Authorities said the news that Silsby is alive surprised members of the unit who, until recently, had been under the impression their comrade died in the Dominican Republic almost two years ago. But officials of the hospital unit were tight-lipped about the case.
"Right now, there is an ongoing Army investigation, and until that is concluded, we can't comment," said Paul Donner, spokesman for the combat hospital.
A former girlfriend, who is a member of the same hospital unit, is believed to have assisted Silsby's scheme by flying down to the Dominican Republic in October 1997, falsely verifying that Silsby had been killed and giving his death certificate to the Army.
But Gromis said she will not be criminally prosecuted because she cooperated with the FBI. The ex-girlfriend was to be the beneficiary of Silsby's death benefits, but none has been paid.
The former girlfriend, whose name was not released, went to the Dominican Republic after receiving a letter from a Dominican lawyer who helped Silsby stage his death. The letter told the woman that Silsby had been seriously injured in an accident and had "no guarantee of survival," suggesting she come to help Silsby out.
When the woman flew to the Dominican Republic, she was shocked to see a healthy Silsby greet her at the airport.
"How did she react to that?" Arcara asked.
"First, it was shock. And then, pleasure . . . relief," Silsby said.
Silsby told the judge his girlfriend did not recognize him at first, because he disguised himself with dark glasses and a short haircut.
Silsby said he paid the attorney "around $100" to help fake the death. He said the attorney helped him get fake medical documents, a bogus grave at a local cemetery and a new identity. Authorities said Silsby called himself "Julio DiMuerte." Muerte is Spanish for death.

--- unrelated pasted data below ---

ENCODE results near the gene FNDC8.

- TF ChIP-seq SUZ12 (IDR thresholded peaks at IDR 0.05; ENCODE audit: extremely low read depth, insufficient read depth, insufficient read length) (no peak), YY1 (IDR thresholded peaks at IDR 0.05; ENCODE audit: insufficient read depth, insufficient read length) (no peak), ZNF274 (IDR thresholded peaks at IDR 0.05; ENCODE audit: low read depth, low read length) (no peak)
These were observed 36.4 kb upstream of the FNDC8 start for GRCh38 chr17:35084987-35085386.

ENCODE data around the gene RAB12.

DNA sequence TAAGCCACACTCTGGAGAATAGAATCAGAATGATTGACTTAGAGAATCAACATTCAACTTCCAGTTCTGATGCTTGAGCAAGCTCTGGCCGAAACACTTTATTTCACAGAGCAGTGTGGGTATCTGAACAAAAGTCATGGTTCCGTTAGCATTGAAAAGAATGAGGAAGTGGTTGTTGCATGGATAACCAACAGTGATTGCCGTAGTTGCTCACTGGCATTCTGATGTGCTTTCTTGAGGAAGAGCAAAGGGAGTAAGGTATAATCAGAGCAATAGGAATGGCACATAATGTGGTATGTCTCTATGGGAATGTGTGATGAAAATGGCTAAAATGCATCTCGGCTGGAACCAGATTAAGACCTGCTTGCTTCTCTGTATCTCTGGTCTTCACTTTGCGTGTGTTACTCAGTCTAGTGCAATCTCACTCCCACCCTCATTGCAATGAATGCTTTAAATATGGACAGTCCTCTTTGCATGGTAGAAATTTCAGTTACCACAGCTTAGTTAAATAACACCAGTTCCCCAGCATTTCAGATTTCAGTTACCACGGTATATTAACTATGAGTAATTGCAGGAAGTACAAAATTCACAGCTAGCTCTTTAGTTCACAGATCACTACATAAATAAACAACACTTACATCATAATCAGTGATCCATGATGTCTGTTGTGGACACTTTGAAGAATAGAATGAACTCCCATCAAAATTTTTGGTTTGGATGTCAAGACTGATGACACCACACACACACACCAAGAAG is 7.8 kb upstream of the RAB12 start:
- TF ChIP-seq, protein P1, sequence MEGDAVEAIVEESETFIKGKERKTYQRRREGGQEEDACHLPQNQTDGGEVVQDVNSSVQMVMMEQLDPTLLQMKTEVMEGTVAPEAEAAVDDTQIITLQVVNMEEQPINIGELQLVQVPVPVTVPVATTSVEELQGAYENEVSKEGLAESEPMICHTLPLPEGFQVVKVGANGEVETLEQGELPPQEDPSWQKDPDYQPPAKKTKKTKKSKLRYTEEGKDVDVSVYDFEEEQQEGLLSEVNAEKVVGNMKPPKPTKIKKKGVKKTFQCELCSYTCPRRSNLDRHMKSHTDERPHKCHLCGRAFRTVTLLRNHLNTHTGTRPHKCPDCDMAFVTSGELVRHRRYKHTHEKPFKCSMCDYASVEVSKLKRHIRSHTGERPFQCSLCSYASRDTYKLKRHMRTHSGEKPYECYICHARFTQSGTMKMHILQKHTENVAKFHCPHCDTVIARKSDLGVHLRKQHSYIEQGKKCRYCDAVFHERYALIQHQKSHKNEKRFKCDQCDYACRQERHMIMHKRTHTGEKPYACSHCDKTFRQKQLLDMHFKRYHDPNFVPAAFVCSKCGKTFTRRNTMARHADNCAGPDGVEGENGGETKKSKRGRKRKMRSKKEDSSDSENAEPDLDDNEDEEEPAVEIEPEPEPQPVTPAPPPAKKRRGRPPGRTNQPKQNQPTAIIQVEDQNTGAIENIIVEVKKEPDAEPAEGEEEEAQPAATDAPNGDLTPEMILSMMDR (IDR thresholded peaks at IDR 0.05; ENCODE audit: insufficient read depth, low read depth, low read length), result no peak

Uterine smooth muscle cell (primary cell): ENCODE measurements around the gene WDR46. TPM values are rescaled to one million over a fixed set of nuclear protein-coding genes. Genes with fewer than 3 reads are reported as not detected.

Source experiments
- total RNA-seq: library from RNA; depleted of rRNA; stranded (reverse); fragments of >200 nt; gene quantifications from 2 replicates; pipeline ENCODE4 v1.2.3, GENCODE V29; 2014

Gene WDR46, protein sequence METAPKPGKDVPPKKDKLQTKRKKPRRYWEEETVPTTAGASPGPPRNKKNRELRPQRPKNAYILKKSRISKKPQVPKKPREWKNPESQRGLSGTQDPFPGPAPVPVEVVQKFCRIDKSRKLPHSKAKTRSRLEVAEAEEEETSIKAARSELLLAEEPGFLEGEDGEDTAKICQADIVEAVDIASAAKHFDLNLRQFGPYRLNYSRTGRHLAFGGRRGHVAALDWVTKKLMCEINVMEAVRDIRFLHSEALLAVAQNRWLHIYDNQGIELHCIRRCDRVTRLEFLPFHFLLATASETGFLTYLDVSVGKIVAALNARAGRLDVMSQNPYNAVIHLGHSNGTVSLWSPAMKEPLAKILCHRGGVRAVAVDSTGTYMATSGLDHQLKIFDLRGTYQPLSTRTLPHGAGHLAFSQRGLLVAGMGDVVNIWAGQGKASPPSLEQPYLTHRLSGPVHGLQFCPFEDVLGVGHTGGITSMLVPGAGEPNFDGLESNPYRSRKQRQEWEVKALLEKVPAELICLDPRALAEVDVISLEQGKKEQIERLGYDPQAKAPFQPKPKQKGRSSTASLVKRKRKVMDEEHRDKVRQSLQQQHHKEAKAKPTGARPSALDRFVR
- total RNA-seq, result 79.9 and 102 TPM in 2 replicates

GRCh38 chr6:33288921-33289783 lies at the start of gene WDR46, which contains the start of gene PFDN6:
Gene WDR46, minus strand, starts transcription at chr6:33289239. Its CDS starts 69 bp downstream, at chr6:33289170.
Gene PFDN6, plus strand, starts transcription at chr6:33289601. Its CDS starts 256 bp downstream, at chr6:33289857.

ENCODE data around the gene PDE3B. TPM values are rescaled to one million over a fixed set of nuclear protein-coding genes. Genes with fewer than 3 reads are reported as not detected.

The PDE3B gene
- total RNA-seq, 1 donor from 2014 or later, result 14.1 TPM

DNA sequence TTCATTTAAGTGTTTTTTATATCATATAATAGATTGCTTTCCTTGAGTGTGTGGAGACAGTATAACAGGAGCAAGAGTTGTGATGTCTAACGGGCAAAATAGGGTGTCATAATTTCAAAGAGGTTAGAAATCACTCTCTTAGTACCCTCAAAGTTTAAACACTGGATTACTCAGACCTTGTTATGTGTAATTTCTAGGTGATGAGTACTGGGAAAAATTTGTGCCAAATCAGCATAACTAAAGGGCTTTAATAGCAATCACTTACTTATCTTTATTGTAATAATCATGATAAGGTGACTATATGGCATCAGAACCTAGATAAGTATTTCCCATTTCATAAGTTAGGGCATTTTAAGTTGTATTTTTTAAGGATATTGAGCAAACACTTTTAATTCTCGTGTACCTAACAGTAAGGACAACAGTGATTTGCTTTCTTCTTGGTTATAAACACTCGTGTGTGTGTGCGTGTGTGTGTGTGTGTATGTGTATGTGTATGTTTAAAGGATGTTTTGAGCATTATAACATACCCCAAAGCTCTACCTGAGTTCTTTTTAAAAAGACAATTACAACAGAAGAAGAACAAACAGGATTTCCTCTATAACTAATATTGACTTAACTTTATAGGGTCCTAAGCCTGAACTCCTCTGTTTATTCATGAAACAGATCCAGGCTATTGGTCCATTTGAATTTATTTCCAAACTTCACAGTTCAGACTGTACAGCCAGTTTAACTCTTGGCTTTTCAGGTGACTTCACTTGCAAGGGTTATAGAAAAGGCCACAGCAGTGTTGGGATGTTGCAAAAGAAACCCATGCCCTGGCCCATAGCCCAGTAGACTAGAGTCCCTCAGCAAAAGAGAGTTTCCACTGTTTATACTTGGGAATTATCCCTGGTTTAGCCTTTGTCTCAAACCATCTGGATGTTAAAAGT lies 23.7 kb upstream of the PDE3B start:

With a stunned Arcara asking numerous questions during Thursday's court appearance, Silsby told a long and bizarre story, largely centered on his unfortunate experiences with women.
He said he was raised in Gasport and has spent most of his life in Western New York, living in Youngstown, Amherst and on Elmwood Avenue in Buffalo. He has worked as a nurse at a number of institutions, including the Roswell Park Cancer Institute, and has been a member of the Army Reserves for six years.
Silsby said his first marriage, which produced a son, ended in divorce in 1985, and the second ended in divorce in 1994 after producing two daughters.
Silsby told Arcara he has had numerous, bitter legal disputes with both of his ex-wives, and on at least two occasions, he said his ex-wives sent police to his home because they claimed he had abducted his own children.
He said he decided to take drastic action because he was behind on child-support payments, owed one ex-wife a $10,000 judgment and was depressed about the difficulty he was having visiting his children.
"I had not seen my children for several years. I couldn't take it anymore," Silsby said.
Buffalo attorney David R. Addelman said he represented Silsby for many years in legal disputes with his ex-wives.
"Randy has always felt that the system treated him very unfairly," Addelman said.
Why didn't Silsby stay in the Dominican Republic after faking his death?
"He tried making a go of it in medical school, but he got bored and wanted to come back," said a source tied to the case. "He moved to Binghamton, and that's where the (FBI) caught up to him."
News Staff Reporter Dale Anderson also contributed to this article.